The Sigma 30mm f/1.4 DC HSM A is a wide-aperture standard lens for APS-C cameras
Despite the naming similarity, there is a world of difference between Sigma’s 35mm f/1.4 and its 30mm f/1.4 (reviewed here). Whereas the former is a full-frame lens, the latter is APS-C only; whereas the former has a petal-shape lens hood, the latter’s is cylindrical; whereas the former offers stunning image quality in all respects, the latter is excellent only in parts.
Significantly, the price of the 30mm lens is little more than half that of the 35mm so maybe these differences are not only understandable but also acceptable.
Sigma’s new A-series 30mm succeeds the company’s EX lens with the same maximum aperture: buyers should be aware that previous-generation Sigma lenses were supplied in black boxes whereas the latest A-series lenses come in white boxes. Confirming the respect that should be shown to such lenses, and in line with the philosophy for EX lenses previously, Sigma includes a padded carrying case as well as a lens hood in the box.
“A” stands for Art and indicates that the new 30mm’s design prioritises quality and ergonomics above compactness and multi-functionality. On first glance the lens looks under-stated to the point of being plain but it feels solid and locks onto the host camera body with a reassuring slide-and-click before nestling very comfortably in the hand during use.
There is a nicely-proportioned manual-focussing ring towards the front and a focussed-distance window mid-barrel with an AF/MF switch below: although the lens hood blocks the focussing ring when stowed, both controls fall easily to hand when the lens is in use.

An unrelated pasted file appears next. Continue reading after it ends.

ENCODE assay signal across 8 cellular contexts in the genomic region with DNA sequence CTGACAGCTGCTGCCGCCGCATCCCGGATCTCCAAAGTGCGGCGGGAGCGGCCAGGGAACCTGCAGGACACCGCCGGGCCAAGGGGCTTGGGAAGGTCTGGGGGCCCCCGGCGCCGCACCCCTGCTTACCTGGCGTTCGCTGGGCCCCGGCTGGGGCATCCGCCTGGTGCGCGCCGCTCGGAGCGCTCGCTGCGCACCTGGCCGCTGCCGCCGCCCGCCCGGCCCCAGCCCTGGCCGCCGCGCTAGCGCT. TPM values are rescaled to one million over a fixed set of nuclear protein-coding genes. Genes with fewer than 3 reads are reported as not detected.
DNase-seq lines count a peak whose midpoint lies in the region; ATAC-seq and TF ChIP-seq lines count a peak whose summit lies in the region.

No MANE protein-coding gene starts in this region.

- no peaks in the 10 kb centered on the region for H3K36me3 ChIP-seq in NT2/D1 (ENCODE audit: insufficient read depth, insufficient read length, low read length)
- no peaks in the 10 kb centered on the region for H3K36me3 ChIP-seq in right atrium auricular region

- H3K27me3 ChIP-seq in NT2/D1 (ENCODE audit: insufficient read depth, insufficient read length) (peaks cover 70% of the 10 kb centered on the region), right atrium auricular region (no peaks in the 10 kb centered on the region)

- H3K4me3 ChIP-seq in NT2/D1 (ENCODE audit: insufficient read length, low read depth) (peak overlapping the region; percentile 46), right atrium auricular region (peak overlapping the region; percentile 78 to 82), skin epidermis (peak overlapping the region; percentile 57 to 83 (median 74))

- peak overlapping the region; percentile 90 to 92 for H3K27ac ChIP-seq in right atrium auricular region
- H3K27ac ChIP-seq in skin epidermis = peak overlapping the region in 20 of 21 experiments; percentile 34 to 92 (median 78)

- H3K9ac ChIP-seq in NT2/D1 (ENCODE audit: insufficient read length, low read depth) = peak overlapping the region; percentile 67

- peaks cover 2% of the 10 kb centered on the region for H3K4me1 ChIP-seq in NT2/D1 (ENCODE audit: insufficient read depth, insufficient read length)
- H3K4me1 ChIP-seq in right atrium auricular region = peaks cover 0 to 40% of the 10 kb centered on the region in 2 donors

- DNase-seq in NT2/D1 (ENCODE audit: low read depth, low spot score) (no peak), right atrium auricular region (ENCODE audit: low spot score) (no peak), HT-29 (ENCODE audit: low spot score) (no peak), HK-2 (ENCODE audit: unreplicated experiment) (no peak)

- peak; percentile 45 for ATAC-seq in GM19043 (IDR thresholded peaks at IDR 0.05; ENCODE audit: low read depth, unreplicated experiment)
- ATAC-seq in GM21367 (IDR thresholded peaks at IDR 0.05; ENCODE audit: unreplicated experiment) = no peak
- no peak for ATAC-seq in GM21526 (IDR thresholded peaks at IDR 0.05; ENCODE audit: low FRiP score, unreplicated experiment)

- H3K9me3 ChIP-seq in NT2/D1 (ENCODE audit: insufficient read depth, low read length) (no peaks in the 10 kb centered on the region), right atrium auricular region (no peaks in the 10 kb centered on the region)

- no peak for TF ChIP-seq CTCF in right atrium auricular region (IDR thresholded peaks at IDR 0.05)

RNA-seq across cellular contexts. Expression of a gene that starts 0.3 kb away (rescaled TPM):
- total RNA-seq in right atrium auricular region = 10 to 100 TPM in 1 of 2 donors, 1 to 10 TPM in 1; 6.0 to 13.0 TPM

The focussing ring remains static in AF mode but can be used at any time to make manual adjustments. Automatic focussing is exceptionally quiet but not as fast as was observed for the 35mm lens, which was evaluated using a Nikon D700 versus the D80 used here.
Technical testing revealed excellent sharpness, above 0.25 cycles-per-pixel right across the aperture range, but with some clear signs of chromatic aberration on the high-contrast test targets. In the field, however, colour fringes were not a problem although a significant amount of barrel distortion was observed.
Sigma identifies only one special element within the 30mm lens: the rearmost element features a double aspheric profile that is said to minimise spherical distortion, astigmatism and coma. The rear six elements (two of which form the only compound group in the lens) move during focussing, meaning that there is neither extension nor rotation at the front of the lens.
This could be significant when using polarising filters and Sigma suggests that it also helps to maintain constant balance but in a lens this short that is only a minor consideration.
Sigma’s online data acknowledge the distortion noted above and also show a high level of vignetting at f/1.4 but vignetting come sometimes enhance an image – which is rarely the case for geometrical distortion.
Overall, there is much to recommend this lens but it isn’t in the same league as the stunning full-frame 35mm f/1.4 tested previously. Although the 30mm f/1.4 is worthy of serious consideration, potential purchasers must bear in mind that it possesses weaknesses as well as strengths.